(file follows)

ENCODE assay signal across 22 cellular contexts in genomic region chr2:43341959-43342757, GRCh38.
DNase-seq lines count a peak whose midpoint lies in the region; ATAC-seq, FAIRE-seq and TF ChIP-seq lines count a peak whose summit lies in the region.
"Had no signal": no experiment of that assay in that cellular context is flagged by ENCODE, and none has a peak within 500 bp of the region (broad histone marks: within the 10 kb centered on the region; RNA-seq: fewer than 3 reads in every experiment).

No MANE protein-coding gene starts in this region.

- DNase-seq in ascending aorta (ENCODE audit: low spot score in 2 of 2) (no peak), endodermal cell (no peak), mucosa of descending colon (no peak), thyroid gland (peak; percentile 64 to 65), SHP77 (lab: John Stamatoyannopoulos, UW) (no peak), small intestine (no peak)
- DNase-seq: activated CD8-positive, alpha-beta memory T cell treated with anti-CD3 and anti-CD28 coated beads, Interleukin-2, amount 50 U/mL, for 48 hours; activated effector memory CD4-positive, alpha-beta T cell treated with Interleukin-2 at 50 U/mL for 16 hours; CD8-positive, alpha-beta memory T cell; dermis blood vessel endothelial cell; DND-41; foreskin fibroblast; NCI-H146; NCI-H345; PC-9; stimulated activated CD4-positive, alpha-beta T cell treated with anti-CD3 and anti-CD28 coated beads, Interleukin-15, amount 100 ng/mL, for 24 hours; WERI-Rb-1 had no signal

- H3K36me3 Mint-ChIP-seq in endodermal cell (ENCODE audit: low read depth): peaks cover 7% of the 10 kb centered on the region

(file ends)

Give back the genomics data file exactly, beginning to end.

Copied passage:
ENCODE assay signal across 22 cellular contexts in genomic region chr2:43341959-43342757, GRCh38.
DNase-seq lines count a peak whose midpoint lies in the region; ATAC-seq, FAIRE-seq and TF ChIP-seq lines count a peak whose summit lies in the region.
"Had no signal": no experiment of that assay in that cellular context is flagged by ENCODE, and none has a peak within 500 bp of the region (broad histone marks: within the 10 kb centered on the region; RNA-seq: fewer than 3 reads in every experiment).

No MANE protein-coding gene starts in this region.

- DNase-seq in ascending aorta (ENCODE audit: low spot score in 2 of 2) (no peak), endodermal cell (no peak), mucosa of descending colon (no peak), thyroid gland (peak; percentile 64 to 65), SHP77 (lab: John Stamatoyannopoulos, UW) (no peak), small intestine (no peak)
- DNase-seq: activated CD8-positive, alpha-beta memory T cell treated with anti-CD3 and anti-CD28 coated beads, Interleukin-2, amount 50 U/mL, for 48 hours; activated effector memory CD4-positive, alpha-beta T cell treated with Interleukin-2 at 50 U/mL for 16 hours; CD8-positive, alpha-beta memory T cell; dermis blood vessel endothelial cell; DND-41; foreskin fibroblast; NCI-H146; NCI-H345; PC-9; stimulated activated CD4-positive, alpha-beta T cell treated with anti-CD3 and anti-CD28 coated beads, Interleukin-15, amount 100 ng/mL, for 24 hours; WERI-Rb-1 had no signal

- H3K36me3 Mint-ChIP-seq in endodermal cell (ENCODE audit: low read depth): peaks cover 7% of the 10 kb centered on the region